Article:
Can I Appeal My Plea Bargain?

SQ Attorneys

The majority of criminal cases are resolved short of trial due to a plea bargain. When entering a guilty or no contest plea, you effectively give up your right to appeal the sentence, absent an egregious error by your attorney or the trial judge. The U.S. Supreme Court has consistently held that a defendant can elect to waive many important constitutional rights and statutory rights during the plea bargaining process, including the right to appeal the sentence later.

You are charged with a string of criminal offenses, but you swear it wasn’t you. However, several eyewitnesses put you at the scene, and are able to identify you as the defendant. Furthermore, your criminal defense lawyer doesn’t seem excited about your case and is even less enthusiastic about taking it to trial.

The odds are against you, so you take your lawyer’s advice and accept a plea agreement. The prosecutor agrees to reduce the charges, and your maximum sentence will be much shorter than you expected. At least, that’s what you think. But when you try to discuss this with your lawyer before pleading guilty, they shrug you off.

At that point, you aren’t sure you understand all the terms and the waiver of rights, but you do it anyway because you’re told you have an experienced lawyer.

Later, you realize your sentence is much different than you expected. You have waived your right to appeal the sentence, and a conviction on your record will bar you from certain employment opportunities. Now what? Find out below which grounds qualify to appeal a plea bargain.

Courts want to safeguard against a “buyer’s remorse” situation, in which the defendant knowingly and voluntarily enters into a plea deal but later decides they want to gamble and go to trial instead. Absent any other facts or circumstances, a defendant won’t be able to appeal the sentence or withdraw a plea simply because they change their mind later.

But what happens when your lawyer doesn’t properly advise you on your plea bargain? You may have a viable claim for ineffective assistance of counsel if your lawyer doesn’t adequately represent you at the plea bargaining stage of your criminal case.

The standard for this type of criminal appeal is exceptionally high. Unless you can show a serious error by your lawyer, it’s challenging to win at the appellate court level. Some examples of what constitutes a serious error: 1) Your lawyer fails to explain the criminal charges to which you are pleading, such as a felony case, or a lesser offense, such as a misdemeanor case; 2) Your lawyer doesn’t explain the collateral consequences of a plea or criminal conviction, such as immigration or possible deportation proceedings and/or 3) Your lawyer’s bad advice results in the rejection of a plea bargain that would have resulted in a more favorable sentence than the outcome of a subsequent jury trial or guilty plea.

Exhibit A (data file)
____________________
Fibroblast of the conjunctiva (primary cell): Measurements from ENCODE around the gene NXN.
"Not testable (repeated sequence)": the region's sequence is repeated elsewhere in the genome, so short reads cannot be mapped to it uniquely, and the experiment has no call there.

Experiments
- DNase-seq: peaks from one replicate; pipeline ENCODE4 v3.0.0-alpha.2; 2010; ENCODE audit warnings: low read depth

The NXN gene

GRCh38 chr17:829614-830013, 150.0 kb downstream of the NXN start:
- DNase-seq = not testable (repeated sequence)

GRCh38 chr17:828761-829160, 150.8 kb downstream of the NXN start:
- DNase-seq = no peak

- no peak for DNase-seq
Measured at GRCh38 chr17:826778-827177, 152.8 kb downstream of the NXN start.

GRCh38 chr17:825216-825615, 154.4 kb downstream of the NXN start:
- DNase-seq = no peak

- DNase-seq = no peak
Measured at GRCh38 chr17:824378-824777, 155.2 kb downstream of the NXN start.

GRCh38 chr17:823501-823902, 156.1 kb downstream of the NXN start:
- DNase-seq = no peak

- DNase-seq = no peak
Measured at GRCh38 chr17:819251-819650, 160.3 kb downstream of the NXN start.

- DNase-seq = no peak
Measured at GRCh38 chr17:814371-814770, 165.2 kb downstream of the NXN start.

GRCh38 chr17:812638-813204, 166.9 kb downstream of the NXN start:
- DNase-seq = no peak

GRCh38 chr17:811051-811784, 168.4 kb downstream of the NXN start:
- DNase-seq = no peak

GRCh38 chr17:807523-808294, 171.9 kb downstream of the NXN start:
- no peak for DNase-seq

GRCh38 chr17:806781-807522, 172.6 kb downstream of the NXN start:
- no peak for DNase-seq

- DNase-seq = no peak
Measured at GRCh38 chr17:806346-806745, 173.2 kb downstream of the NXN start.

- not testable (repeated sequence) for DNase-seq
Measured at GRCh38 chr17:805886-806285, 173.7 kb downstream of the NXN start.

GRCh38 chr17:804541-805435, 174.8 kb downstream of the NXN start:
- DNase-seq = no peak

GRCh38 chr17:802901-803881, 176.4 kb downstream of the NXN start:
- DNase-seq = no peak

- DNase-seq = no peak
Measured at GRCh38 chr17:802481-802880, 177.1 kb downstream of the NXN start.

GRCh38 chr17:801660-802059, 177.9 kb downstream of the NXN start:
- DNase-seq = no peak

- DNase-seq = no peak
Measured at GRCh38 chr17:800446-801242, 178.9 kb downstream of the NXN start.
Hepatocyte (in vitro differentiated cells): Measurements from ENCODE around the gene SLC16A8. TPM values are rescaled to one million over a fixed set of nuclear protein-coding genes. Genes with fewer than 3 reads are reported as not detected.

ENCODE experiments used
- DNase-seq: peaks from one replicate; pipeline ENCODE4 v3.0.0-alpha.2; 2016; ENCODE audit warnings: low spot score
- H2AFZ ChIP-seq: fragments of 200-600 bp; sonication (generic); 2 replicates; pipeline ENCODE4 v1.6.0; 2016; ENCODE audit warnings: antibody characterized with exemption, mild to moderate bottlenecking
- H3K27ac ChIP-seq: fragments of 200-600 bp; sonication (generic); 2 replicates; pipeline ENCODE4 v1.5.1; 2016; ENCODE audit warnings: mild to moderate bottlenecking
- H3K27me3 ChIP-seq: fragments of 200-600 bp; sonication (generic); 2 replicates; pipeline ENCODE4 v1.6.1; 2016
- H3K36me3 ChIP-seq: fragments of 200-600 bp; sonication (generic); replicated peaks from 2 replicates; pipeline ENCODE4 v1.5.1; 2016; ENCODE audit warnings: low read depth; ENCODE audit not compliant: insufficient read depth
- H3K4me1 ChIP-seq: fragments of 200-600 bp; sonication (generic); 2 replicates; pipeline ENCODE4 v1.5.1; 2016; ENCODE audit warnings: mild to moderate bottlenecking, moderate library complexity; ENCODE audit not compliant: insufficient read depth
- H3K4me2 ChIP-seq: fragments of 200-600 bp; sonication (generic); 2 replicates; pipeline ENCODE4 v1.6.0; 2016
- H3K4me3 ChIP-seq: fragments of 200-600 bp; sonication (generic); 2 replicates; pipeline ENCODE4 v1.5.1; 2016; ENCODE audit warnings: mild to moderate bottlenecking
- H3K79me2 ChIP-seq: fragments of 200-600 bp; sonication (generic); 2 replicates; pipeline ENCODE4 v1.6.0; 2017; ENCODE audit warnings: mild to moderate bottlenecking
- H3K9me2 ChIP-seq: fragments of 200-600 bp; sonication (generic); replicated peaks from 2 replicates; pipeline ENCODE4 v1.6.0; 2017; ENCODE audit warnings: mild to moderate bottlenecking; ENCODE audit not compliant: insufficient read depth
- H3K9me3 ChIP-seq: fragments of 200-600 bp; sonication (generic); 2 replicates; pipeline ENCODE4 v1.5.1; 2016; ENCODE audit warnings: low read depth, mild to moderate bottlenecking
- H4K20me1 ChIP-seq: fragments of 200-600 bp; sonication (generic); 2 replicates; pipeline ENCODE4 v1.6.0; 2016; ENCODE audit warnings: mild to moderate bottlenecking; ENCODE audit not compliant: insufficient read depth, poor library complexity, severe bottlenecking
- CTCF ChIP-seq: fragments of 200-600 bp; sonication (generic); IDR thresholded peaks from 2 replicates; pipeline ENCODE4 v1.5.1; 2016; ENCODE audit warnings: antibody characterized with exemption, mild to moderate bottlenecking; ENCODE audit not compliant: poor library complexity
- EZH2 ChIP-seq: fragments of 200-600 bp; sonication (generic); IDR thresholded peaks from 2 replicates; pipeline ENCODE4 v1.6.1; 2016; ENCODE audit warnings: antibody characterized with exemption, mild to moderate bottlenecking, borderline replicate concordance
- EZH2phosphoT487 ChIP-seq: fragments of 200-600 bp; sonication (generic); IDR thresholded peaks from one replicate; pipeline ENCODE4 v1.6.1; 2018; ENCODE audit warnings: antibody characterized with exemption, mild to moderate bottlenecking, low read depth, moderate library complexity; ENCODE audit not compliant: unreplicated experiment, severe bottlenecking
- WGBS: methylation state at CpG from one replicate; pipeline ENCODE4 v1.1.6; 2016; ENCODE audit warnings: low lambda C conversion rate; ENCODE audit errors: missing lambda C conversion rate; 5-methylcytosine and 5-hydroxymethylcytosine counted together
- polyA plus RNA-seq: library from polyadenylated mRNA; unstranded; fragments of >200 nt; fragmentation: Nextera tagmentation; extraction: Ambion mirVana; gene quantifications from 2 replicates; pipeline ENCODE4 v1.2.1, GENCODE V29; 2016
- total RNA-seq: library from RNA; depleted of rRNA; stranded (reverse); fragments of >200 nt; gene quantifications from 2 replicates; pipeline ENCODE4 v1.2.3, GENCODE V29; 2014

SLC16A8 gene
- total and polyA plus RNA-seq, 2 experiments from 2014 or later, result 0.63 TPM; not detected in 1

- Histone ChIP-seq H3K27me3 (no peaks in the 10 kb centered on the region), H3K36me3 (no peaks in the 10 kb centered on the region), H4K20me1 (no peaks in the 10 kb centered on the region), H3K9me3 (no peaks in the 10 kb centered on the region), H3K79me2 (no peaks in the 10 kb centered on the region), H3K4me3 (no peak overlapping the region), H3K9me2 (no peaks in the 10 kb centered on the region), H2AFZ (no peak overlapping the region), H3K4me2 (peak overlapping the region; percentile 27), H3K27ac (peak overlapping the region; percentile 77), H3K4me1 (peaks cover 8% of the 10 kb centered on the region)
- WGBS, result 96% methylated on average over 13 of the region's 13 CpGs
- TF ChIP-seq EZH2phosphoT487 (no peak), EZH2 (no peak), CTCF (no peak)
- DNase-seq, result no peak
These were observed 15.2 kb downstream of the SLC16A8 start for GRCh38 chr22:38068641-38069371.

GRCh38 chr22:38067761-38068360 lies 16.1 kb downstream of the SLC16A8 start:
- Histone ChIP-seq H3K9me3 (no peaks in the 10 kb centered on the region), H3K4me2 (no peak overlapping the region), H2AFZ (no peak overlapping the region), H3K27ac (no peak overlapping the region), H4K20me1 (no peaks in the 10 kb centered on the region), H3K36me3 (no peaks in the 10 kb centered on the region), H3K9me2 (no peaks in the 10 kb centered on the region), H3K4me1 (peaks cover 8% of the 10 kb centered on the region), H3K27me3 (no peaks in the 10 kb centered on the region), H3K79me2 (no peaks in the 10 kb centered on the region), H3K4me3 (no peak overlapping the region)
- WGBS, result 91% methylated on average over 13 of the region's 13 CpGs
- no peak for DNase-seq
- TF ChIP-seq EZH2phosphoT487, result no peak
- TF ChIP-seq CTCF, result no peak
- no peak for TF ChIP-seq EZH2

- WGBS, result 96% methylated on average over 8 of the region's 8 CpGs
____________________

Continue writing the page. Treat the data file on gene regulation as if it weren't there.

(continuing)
No matter how great your attorney’s reputation is, if they don’t clearly advise or explain everything to you or fail to negotiate a plea bargain on your behalf, you may have a claim for ineffective assistance of counsel.

Furthermore, the Sixth Amendment guarantees the following rights: 1) The right to a speedy and public trial; 2) The right to a fair trial with an impartial jury; 3) The right to know the nature of the charges and evidence against you; 4) The right to confront any witnesses against you; 5) The right to effective assistance of counsel. If any of these rights are violated, then it may be possible for a defendant to appeal their plea.

If you or a loved one is in a bind as a result of a criminal charge (theft or otherwise), immediately contact a Seattle Criminal Attorney. A Criminal lawyer is not going to judge you and understands that everyone makes mistakes. Hiring a Seattle Criminal Lawyer to help can – at a minimum – reduce penalties and can help direct people on how to best deal with their criminal charge, and many times even get them dismissed. So, it should go without saying that someone cited for a misdemeanor or felony should hire a qualified Seattle Criminal Lawyer as soon as possible. Criminal charges can cause havoc on a person’s personal and professional life. Anyone charged with a crime in Washington State should immediately seek the assistance of a seasoned Seattle Criminal Lawyer. SQ Attorneys can be reached at (425) 359-3791 and/or (206) 441-0900.

Leave a reply